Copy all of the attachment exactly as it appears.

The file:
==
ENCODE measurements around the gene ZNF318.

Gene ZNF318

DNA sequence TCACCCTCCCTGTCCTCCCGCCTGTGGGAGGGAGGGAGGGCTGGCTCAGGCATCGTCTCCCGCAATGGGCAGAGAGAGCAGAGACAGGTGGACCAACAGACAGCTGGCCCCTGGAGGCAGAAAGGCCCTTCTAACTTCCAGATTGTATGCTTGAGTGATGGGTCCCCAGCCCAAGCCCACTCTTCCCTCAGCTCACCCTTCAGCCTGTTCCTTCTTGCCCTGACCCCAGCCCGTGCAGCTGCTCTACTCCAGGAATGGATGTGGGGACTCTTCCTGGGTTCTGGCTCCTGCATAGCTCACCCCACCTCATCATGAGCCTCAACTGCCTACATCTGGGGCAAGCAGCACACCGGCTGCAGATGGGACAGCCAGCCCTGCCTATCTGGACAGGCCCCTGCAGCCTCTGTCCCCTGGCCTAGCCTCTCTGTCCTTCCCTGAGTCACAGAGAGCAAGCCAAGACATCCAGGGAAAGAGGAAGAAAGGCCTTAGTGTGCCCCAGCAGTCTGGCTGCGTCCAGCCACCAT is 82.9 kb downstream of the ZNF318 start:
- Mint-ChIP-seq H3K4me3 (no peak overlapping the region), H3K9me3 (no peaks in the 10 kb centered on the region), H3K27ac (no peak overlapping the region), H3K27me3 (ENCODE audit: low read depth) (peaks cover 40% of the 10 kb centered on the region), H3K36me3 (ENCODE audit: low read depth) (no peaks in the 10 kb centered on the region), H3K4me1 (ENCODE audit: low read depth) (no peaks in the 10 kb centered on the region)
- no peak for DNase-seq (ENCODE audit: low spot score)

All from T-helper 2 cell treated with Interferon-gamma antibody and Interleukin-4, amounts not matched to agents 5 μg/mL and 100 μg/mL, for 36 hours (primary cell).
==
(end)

ENCODE measurements around the gene ZNF318.

Gene ZNF318

DNA sequence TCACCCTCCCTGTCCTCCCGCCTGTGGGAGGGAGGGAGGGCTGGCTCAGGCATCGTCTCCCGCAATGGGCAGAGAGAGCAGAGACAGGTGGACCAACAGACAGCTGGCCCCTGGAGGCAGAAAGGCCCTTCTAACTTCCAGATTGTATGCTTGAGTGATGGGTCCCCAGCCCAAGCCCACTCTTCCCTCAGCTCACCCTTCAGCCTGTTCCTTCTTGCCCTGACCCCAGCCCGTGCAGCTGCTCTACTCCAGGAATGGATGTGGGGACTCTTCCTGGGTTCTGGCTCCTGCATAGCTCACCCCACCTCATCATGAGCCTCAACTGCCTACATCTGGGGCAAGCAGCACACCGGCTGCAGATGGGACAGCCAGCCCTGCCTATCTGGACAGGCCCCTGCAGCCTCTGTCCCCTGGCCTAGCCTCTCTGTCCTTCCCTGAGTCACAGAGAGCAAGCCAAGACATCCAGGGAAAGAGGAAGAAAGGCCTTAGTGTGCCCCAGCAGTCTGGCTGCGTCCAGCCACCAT is 82.9 kb downstream of the ZNF318 start:
- Mint-ChIP-seq H3K4me3 (no peak overlapping the region), H3K9me3 (no peaks in the 10 kb centered on the region), H3K27ac (no peak overlapping the region), H3K27me3 (ENCODE audit: low read depth) (peaks cover 40% of the 10 kb centered on the region), H3K36me3 (ENCODE audit: low read depth) (no peaks in the 10 kb centered on the region), H3K4me1 (ENCODE audit: low read depth) (no peaks in the 10 kb centered on the region)
- no peak for DNase-seq (ENCODE audit: low spot score)

All from T-helper 2 cell treated with Interferon-gamma antibody and Interleukin-4, amounts not matched to agents 5 μg/mL and 100 μg/mL, for 36 hours (primary cell).